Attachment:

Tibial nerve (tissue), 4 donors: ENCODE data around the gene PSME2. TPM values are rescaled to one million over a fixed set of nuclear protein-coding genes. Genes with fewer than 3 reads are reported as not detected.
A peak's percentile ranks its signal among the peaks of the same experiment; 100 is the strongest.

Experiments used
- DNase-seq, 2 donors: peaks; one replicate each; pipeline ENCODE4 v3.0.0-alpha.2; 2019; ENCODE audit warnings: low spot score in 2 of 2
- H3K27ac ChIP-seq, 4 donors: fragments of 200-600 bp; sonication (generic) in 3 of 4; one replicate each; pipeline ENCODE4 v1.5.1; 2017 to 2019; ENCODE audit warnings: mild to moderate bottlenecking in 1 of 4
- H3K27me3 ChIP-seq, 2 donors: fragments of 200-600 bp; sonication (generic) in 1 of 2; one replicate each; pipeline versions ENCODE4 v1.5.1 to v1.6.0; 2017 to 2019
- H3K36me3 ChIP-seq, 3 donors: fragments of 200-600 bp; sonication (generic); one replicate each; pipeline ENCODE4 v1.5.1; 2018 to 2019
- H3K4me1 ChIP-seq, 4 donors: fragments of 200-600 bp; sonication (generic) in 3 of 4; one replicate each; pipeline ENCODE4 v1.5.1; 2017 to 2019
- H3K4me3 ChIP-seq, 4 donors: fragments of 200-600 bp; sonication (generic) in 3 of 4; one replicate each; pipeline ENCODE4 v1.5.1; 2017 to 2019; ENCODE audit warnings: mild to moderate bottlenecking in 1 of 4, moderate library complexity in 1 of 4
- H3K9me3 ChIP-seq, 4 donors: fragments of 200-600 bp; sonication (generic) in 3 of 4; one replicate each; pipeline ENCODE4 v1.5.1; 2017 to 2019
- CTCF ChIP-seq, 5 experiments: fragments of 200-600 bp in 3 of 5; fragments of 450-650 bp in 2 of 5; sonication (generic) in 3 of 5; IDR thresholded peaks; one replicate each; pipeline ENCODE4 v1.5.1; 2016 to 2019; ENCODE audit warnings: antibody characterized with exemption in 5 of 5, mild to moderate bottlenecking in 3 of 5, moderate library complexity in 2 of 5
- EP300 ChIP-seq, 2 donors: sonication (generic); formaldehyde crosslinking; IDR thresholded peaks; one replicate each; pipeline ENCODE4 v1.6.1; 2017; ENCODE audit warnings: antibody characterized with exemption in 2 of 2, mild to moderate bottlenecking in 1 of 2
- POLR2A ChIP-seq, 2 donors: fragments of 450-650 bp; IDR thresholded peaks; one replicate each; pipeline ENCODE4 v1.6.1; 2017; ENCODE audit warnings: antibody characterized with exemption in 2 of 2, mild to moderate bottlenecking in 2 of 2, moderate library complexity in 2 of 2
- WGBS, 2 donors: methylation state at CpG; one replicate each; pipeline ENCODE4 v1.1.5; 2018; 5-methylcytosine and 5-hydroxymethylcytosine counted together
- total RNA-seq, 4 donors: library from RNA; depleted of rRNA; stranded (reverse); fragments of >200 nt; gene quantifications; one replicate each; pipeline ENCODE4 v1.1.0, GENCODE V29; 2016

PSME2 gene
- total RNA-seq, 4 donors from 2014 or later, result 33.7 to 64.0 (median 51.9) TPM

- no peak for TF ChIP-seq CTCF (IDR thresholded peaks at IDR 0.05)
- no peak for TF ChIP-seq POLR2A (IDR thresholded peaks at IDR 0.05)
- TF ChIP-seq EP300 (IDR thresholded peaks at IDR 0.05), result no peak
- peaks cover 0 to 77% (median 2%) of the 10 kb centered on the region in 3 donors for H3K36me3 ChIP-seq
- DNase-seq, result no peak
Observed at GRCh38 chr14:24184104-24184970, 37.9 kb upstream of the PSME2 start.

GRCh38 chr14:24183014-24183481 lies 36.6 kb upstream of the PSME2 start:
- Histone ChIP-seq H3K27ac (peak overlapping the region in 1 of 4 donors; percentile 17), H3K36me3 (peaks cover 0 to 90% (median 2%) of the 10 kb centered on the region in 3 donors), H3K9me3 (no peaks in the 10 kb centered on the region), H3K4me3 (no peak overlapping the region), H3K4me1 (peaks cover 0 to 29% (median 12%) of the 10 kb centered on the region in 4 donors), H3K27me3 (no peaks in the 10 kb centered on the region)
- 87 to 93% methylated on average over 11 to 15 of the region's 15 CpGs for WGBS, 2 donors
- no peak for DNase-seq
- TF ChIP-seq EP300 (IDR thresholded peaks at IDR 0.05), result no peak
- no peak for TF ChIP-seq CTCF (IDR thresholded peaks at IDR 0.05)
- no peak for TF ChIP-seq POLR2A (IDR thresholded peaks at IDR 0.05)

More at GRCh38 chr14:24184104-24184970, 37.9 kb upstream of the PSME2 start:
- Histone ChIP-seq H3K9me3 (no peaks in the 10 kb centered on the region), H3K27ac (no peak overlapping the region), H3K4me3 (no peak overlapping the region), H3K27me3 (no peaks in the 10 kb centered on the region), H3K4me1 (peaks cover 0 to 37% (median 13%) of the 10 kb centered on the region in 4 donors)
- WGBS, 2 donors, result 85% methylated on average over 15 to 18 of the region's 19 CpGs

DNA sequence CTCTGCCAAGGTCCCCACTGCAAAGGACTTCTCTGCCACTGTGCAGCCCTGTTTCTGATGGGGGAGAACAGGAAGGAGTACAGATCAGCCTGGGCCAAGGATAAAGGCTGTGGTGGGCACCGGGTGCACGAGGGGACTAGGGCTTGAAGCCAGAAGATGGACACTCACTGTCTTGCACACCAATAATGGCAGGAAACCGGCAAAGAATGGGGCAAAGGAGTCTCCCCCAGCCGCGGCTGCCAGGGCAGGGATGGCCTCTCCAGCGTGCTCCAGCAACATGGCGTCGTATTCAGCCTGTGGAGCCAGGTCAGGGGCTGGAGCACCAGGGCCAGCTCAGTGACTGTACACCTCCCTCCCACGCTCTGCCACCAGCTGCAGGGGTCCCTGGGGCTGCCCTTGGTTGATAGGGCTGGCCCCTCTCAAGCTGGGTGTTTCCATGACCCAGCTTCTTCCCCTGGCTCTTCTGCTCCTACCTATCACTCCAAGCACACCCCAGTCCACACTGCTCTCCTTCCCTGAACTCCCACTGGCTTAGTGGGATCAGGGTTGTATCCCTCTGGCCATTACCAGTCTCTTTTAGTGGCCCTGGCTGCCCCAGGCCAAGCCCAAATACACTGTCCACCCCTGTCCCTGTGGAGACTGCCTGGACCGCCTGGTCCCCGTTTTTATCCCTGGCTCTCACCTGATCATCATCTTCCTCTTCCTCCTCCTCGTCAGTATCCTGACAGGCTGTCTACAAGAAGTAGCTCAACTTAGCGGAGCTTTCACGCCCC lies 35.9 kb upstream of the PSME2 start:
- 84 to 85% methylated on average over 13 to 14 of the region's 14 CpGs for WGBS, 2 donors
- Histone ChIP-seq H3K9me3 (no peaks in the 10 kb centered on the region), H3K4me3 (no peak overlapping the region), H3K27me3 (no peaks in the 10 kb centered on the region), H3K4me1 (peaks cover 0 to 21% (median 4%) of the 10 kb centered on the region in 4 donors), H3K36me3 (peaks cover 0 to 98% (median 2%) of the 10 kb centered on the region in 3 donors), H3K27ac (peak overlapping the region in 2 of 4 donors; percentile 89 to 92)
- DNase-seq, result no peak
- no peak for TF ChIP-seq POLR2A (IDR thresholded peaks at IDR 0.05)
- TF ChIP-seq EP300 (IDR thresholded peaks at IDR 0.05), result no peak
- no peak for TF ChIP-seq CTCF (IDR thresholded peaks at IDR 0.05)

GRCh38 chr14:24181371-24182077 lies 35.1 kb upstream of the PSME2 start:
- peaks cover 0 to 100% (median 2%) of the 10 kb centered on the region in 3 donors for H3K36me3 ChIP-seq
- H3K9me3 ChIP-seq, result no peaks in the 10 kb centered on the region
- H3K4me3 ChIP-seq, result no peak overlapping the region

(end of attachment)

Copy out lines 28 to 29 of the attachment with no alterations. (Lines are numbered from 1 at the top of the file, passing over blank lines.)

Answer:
- TF ChIP-seq EP300 (IDR thresholded peaks at IDR 0.05), result no peak
- no peak for TF ChIP-seq CTCF (IDR thresholded peaks at IDR 0.05)